There is particularly need for development in forming a self-confident social science; in communicating business management competence doing justice to the special "social economical" requirements; in communicating leadership and management competence; in communicating political lobbying and negotiating skills as well as not least in communicating the ability to a theologically informed ethical reflection.



It was not yet foreseeable for Werthmann to what extent today's Caritas managers must form the balance between the charitable mission and requirements of economic efficiency - that too must be studied.

A hitherto insufficiently used opportunity for a reflective development of Caritas is the exchange between Caritas practice and scientific theology. Theology's possible force of orientation for questions of assessment and decision is not yet made sufficiently fruitful within the association Caritas, and vice versa the standing of Caritas in the scientific theology does not by a long way correspond to the rank of Caritas as it is e.g. expressed in the encyclical "Deus Caritas est". When Werthmann demands greater efforts in "studying", so that Caritas is able to practise its specific role, this today also had to mean to bring, by appropriate ways of exchange and interlinking, "theology into Caritas" as well as "Caritas into theology".

To be sure Werthmann's "studying" is not just about the studying at universities - as important as an academic education is for many technical tasks and tasks of management, and as important also the free interchange between academic and non-academic education is. But especially Caritas should continue to attach great value to professional training, professional schools and advanced training. Whether they are managers, highly specialized experts, skilled workers, so-called "assistants" and not least honorary assistants, they all give form to a work that Werthmann calls "art" (W 32) and to the practising of which a competent, though differently formed skill is needed. Unfortunately the with the public authorities in the social sector increasing practice to put their projects out to tender in many cases promotes a ruinous competition on price and thus weakens the importance of quality and qualification. Werthmann's emphasis on "studying" is a reminder to oppose such tendencies of lowering the quality and the professionalism.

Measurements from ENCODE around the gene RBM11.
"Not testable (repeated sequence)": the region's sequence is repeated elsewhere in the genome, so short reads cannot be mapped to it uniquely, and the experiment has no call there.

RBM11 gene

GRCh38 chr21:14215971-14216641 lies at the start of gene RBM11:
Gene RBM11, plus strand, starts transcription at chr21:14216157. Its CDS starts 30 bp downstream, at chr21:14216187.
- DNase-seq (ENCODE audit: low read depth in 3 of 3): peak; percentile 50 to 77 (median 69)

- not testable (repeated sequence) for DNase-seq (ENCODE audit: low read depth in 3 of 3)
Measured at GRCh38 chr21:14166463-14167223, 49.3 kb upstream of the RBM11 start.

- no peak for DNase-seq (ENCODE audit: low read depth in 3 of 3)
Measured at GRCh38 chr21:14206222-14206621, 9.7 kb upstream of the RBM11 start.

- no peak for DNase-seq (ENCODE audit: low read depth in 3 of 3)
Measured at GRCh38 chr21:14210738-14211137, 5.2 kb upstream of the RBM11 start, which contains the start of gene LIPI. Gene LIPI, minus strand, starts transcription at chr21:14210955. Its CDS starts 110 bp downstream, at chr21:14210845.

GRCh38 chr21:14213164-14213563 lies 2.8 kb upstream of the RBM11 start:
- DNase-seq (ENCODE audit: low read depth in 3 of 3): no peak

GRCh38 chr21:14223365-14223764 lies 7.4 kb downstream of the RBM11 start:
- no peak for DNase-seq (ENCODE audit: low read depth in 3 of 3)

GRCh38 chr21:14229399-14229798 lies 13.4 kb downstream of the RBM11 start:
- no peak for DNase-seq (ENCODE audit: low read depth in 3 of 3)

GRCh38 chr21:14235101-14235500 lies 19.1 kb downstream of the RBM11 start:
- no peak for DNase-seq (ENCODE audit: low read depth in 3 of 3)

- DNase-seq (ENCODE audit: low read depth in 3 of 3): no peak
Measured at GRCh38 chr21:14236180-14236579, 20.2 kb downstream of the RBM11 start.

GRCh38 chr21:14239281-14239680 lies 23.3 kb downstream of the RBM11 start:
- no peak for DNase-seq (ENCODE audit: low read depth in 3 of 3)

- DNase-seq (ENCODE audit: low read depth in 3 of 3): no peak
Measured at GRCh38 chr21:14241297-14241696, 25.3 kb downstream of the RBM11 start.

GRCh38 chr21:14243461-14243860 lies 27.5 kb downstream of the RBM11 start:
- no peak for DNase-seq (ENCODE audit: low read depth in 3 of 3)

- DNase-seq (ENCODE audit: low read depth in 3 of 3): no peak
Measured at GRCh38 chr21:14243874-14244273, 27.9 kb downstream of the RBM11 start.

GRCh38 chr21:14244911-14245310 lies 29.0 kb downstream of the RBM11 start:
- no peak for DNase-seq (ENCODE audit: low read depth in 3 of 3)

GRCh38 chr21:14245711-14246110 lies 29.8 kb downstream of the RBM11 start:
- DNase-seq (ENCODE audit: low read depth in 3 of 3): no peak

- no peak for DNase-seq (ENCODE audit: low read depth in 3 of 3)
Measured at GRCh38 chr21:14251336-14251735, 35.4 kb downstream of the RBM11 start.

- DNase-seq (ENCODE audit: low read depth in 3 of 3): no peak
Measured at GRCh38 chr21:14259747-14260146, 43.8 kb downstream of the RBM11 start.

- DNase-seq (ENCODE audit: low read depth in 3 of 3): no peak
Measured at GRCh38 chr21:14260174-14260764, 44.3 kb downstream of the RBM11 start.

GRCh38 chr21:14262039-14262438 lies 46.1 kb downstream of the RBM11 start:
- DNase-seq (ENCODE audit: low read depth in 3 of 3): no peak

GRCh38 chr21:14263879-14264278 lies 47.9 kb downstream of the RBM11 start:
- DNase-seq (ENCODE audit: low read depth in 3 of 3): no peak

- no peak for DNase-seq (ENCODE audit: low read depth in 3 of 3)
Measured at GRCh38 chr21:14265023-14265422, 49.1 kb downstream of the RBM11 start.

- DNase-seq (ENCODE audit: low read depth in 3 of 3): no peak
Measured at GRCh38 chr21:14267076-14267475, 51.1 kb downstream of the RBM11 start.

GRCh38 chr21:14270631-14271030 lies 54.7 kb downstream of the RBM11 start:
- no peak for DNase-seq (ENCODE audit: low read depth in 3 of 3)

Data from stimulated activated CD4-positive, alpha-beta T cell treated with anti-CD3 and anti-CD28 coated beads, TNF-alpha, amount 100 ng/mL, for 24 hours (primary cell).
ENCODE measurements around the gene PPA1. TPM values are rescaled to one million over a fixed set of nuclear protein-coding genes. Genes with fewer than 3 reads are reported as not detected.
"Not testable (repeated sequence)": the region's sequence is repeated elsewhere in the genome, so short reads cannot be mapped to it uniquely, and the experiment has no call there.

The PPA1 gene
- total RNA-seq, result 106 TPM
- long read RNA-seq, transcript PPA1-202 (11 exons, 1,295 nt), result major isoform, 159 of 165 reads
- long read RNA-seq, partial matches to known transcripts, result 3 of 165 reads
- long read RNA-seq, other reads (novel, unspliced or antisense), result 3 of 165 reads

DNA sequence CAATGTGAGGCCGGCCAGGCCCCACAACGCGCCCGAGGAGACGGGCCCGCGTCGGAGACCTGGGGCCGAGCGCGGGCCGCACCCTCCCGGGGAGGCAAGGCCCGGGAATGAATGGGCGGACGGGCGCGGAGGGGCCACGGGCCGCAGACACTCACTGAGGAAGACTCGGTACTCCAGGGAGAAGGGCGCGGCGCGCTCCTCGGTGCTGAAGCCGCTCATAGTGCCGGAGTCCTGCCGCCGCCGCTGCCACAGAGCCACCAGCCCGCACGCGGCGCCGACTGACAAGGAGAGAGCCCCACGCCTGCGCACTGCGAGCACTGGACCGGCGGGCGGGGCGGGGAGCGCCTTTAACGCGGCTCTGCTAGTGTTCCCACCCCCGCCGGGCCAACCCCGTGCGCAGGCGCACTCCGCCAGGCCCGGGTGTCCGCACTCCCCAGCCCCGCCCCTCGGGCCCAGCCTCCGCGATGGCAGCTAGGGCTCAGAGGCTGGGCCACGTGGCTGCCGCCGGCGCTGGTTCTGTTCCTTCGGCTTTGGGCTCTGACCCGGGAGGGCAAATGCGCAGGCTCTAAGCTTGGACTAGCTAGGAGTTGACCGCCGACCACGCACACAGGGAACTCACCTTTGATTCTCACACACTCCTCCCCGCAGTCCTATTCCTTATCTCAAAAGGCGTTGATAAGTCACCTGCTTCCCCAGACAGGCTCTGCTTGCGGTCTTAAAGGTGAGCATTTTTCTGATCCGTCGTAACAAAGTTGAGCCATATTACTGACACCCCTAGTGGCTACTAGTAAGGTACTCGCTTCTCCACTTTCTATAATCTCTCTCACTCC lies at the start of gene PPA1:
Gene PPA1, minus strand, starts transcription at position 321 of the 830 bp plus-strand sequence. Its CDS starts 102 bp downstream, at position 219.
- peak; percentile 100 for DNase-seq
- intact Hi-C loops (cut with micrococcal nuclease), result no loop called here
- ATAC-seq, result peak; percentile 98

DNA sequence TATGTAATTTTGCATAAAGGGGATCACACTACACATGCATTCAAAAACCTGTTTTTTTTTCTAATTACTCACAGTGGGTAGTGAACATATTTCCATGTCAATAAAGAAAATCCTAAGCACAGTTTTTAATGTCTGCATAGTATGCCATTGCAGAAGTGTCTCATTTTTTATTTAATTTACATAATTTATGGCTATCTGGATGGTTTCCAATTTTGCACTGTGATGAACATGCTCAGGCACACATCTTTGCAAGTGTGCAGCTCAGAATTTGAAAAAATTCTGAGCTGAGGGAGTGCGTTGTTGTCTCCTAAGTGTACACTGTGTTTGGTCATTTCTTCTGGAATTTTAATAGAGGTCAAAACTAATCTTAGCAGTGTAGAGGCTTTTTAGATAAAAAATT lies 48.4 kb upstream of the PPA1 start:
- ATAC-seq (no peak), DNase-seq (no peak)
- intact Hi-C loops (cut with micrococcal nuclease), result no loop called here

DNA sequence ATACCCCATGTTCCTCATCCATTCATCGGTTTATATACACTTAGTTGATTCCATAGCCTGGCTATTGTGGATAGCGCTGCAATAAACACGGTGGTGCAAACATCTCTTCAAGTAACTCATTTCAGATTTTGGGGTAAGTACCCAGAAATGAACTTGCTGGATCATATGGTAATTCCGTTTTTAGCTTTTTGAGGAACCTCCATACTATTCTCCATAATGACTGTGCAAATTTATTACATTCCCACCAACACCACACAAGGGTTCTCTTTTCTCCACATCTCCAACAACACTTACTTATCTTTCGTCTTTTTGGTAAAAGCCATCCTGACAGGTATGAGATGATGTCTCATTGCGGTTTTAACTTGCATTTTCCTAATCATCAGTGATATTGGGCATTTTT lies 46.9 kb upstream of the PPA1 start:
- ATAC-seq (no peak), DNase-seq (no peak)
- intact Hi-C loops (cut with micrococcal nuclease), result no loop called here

"Organize" - Structure and Control of Church Social Work

To the third activity named by Werthmann, to "organizing" he devoted himself all his life long: Caritas needed organization, for it could "not float in the air and live on air" (W 33). Central questions of organization during the founding phase must admittedly always be answered anew, but as questions they are quite topical:

How can you succeed in organizing the living, spontaneous, personal Caritas action in such a way that the liveliness is supported and not restricted and reduced? What structure needs the "charisma" of "Charitas" - which in the foundation phase was still written with "ch"?



How can especially the informally-committed action of volunteers, which is essential for Caritas, be organized in such a way that it not only as an additional "resource" fitted into the full-time structures but can fully develop its own competence and contribute its critical potential to moulding Caritas?